Kampala, Uganda | THE INDEPENDENT | Parliament on Tuesday afternoon voted to approve a government request to borrow sh2.43 trillion to finance a budget shortfall realized a few months into the current financial year 2019/2020.
This followed a heated debate on the report by Parliament’s National Economy Committee that recommended the approval of the domestic loan request. Out of the 2.43 trillion Shillings, Euros 300 million is going to be borrowed from Stanbic Bank Uganda Limited and another Euro 300 million from the Trade Development Bank.
The money will be repaid in 7 years at an interest of 4.4 percent. The grace period provided by the banks is 2 years.
In June 2019, Finance Minister Matia Kasaija presented 40.5 trillion Shillings budget approved by parliament for the financial year 2019/2020.
However, five months into the financial year government realized a low revenue performance, which was attributed to delays in implementation of some administrative measures which had been projected to generate revenues. These included the Digital Tax Stamps (150 billion Shillings), electronic fiscal devices (170 billion Shillings), rental income tax (174.63 billion Shillings) and the MTN Uganda national operator license fees of US Dollars 100 million.
Due to the revenue shortfall, government run to parliament seeking approval of the loan in order to implement the budget for financial year 2019/2020 and meet the additional expenditure pressures to cover the budget deficit. The expenditure pressures are security or classified expenditure, wage shortfalls, counterpart funding obligations for projects and emergencies.
Government revealed that the shortfall had been caused by additional expenditure pressures including non-receipt of World Bank budget support funds and non-receipt of capital gains tax totalling to 2.43 billion Shillings.
Before the approval of the loan, a section of MPs objected to the borrowing saying that it was meant to stifle the economy and the private sector.
Kampala Central MP Nsereko Muhammad Nsereko appealed to his colleagues to reject the loan in order to protect the interest of Ugandans by not accumulating debt and encouraging government to compete with the private sector by borrowing from the same domestic commercial banks.
However, the Chairperson of Parliament’s National Economy Committee Syda Bbumba insisted that government was not borrowing from the local market since Stanbic Bank is an international bank. She said that there were desperate needs for government to borrow the funds.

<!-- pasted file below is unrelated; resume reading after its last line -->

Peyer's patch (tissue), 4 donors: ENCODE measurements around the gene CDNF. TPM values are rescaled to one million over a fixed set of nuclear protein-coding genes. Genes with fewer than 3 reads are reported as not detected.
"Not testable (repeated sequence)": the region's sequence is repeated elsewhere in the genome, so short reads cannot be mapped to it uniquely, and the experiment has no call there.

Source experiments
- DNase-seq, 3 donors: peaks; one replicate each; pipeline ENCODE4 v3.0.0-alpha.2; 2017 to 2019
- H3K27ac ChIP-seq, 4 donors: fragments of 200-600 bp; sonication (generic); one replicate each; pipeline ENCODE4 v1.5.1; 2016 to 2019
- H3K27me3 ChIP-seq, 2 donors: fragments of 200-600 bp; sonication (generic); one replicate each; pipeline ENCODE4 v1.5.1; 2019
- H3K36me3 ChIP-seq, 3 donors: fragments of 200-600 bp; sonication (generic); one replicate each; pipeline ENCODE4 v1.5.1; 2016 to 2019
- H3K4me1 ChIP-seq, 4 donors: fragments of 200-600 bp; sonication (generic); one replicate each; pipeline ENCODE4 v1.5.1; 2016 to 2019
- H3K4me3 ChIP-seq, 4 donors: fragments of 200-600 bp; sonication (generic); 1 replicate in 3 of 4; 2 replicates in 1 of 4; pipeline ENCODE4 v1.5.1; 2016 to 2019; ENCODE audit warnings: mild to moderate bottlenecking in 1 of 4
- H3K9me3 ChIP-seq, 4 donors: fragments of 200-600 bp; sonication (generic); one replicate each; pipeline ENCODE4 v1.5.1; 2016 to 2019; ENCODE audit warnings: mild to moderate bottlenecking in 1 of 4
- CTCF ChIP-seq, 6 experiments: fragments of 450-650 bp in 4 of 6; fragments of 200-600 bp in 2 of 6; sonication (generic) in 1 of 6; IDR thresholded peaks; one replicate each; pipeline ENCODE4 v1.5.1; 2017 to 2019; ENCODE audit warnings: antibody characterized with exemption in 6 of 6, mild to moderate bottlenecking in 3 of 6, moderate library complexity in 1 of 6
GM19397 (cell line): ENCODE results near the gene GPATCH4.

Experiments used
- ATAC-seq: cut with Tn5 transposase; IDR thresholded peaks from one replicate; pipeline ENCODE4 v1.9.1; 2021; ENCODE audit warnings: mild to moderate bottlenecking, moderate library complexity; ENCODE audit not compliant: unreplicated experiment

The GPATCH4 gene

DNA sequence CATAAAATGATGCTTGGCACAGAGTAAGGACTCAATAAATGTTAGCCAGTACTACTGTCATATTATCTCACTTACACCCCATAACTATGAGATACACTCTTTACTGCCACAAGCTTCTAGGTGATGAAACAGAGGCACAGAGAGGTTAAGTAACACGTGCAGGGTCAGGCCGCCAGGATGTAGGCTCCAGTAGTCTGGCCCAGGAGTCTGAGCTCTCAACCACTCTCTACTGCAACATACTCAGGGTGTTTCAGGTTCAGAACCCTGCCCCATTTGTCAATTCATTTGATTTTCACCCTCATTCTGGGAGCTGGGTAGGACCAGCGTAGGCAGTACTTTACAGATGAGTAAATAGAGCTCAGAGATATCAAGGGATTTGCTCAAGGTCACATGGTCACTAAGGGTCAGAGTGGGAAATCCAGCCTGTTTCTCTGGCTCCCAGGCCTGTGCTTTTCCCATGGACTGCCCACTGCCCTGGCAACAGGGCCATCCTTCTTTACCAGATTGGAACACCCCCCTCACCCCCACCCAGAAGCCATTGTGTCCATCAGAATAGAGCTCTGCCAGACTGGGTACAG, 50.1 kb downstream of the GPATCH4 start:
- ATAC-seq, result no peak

Bbumba’s statement that money was not being borrowed domestically raised furious statements from MPs who accused the Committee Chairperson of misleading Parliament since an earlier request by the Ministry of Finance indicated that funds were to be borrowed from Stanbic Bank Uganda Limited and Trade Development Bank. Bugweri County MP Abdu Katuntu demanded for clarification on the matter.
Attorney General William Byaruhanga told parliament that Stanbic bank signed a contract and had the capacity to borrow the money.
With more questions being raised for government to be specific on who is borrowing, the Minister of State for Planning David Bahati weighed in saying that it was Stanbic Bank Uganda Limited borrowing Uganda and the Trade Development Bank. He argued that it did not matter on who was borrowing but rather the purpose of borrowing.
Maracha East MP James Acidiri said that the country needed to borrow for critical funding only and not expenditure pressures such as wages, security and others that the loan in question wants to carter for.
Masaka Municipality MP Mathias Mpuuga described the loan as problematic, lacks clarity and that he was hesitant to support it. He reported to Parliament that the Ministry of Finance was already under declaring the country’s debt by not including domestic debts among the country’s National debt.
He further noted that the internal borrowing was clouding out private investment in the country.
Bahati appealed to the MPs to support the loan saying that the purpose of the borrowing was to support the appropriation that parliament made. He said that government was experiencing a shortfall in the revenue collected hence a need to fund key activities in the current 2019/2020 financial year budget.
West Budama South MP Jacob Oboth also argued that the loan was necessary since government was facing problems to implement a budget that was approved by Parliament.
After a long debate, MPs okayed the loan when Speaker Rebecca Kadaga put the matter to vote.